with our new design, we have made it easy for our visitors to browse and navigate through our issues. As we have now a better server and adequate resources, we will keep all our issues online in pdf as well as online version, readable and accessible anytime, anywhere. In simple terms, now you will be able to find every issue in web-format and pdf, the both. Just explore the ‘Archives’ page, and you will be able to see the downloadable issues and links to previous issues to read online. We were thinking of this idea since long, as we wished to keep all the precious poems and stories sent to us online forever. Finally, we are able to do it. Below, after the editorial, you will find the links to read the poems, stories, articles and interviews published in the current issue.
Time is timeless. We may be strong enough to stand against the storms of grave strength, standing against time is something that we cannot think of doing. A birth translates into a death – sooner or later. However, what remain behind are the deeds by us. Those deeds keep us alive in the memories of others. We still remember Shakespeare even after four centuries of his death! Yes, I am keeping my talk limited to the literary deeds because, for other works done by great people, there are specific history books to keep a record. For the literary deeds, we have verse and prose.
“Beauty is but a flower
Which wrinkles will devour;
Brightness falls from the air;
Queens have died young and fair;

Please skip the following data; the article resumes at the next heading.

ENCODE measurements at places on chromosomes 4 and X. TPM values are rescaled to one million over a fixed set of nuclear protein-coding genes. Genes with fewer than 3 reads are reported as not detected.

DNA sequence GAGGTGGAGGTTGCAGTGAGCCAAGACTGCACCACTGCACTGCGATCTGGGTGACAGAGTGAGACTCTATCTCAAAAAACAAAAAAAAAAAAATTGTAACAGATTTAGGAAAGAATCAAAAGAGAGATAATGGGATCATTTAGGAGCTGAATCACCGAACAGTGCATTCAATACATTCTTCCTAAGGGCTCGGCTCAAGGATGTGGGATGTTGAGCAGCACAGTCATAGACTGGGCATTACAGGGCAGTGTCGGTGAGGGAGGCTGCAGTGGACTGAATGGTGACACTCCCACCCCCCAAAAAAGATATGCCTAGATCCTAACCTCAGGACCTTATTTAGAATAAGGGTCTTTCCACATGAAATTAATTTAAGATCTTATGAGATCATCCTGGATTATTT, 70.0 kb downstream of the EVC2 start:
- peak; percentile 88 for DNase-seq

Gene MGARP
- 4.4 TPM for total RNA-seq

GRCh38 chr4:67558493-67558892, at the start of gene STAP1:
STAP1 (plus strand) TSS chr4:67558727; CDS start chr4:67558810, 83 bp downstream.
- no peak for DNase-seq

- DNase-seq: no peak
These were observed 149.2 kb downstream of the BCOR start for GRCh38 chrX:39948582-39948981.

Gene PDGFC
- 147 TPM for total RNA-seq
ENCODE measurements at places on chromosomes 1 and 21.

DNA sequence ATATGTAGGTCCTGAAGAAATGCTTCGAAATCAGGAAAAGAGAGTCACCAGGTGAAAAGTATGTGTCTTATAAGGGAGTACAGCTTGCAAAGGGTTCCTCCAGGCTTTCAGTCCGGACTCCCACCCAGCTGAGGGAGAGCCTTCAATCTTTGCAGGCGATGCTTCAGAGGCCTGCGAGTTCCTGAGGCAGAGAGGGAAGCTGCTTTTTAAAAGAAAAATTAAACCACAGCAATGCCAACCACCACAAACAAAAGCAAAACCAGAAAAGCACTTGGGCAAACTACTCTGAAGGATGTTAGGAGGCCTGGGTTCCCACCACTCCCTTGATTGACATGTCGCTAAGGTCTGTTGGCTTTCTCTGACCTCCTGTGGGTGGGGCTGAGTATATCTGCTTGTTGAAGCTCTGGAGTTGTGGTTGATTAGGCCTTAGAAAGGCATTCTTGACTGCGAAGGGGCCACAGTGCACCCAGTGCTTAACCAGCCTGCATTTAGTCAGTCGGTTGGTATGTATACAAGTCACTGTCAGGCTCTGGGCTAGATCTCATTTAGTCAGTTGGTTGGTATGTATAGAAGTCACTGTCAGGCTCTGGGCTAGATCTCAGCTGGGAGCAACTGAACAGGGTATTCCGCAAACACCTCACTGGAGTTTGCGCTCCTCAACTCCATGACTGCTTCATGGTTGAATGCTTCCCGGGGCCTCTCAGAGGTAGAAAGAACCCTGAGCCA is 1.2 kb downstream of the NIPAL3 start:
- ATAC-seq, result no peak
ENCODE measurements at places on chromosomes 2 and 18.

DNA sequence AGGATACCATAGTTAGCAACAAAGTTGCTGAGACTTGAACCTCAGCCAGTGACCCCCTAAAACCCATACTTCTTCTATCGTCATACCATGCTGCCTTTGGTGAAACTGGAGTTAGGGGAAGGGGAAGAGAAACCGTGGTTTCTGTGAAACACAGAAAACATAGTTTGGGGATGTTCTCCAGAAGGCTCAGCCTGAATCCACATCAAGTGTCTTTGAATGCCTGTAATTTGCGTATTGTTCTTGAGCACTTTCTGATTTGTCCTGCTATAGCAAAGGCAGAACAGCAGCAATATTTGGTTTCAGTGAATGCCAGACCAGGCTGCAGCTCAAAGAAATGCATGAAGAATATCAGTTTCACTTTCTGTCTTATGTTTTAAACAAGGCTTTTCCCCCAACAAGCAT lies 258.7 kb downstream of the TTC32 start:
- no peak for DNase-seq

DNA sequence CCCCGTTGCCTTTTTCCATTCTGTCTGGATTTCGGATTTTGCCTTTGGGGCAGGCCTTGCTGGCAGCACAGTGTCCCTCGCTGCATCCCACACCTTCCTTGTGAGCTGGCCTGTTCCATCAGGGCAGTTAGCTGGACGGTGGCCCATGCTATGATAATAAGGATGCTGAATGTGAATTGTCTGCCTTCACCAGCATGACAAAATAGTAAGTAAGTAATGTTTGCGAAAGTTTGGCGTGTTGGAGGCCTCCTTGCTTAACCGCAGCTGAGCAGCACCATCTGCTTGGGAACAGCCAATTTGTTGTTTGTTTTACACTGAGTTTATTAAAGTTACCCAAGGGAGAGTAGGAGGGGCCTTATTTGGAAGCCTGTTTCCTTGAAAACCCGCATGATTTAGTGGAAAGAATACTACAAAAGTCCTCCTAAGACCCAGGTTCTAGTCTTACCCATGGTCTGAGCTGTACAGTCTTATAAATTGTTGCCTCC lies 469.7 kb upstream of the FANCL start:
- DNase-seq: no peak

Dust hath closed Helen’s eye.
I am sick, I must die.
Lord, have mercy on us!”
We remember Thomas Nashe because he composed these immortal lines. We remember T. S. Eliot because he composed The Waste Land. We remember Dickens because he has written many novels which won over the mighty, sweeping winds of time. And the list of great literary personalities may go on…
However, do we even realise that there were many others writing along with these immortal authors and poets? They are not well-known outside the literary and academic circles. An ordinary office-going man might have heard about Shakespeare but he would rarely be interested in John Lyly. Why? When we go deeper, we realise that Lyly’s oeuvre did not have that appeal and timelessness which could bear the scares of centuries and thus, faded with time. The message, friends, is loud and clear. Those who write should always remember that they are writing not only for their current audience but also for the audience to be born years after. Yes, that’s something which will only be taken care of by the people who are seriously indulged in serious literature. Not all of the writing population can be interested in such prudent and visionary agenda – they have their goals to achieve.
Other than the literary talks, the Ashvamegh Team wishes all the readers from India a very happy Holi! Let the colours colour us all towards a singular goal – humanity. Hope you enjoy the selections in different sections and keep contributing to the magazine as ever!
With love always,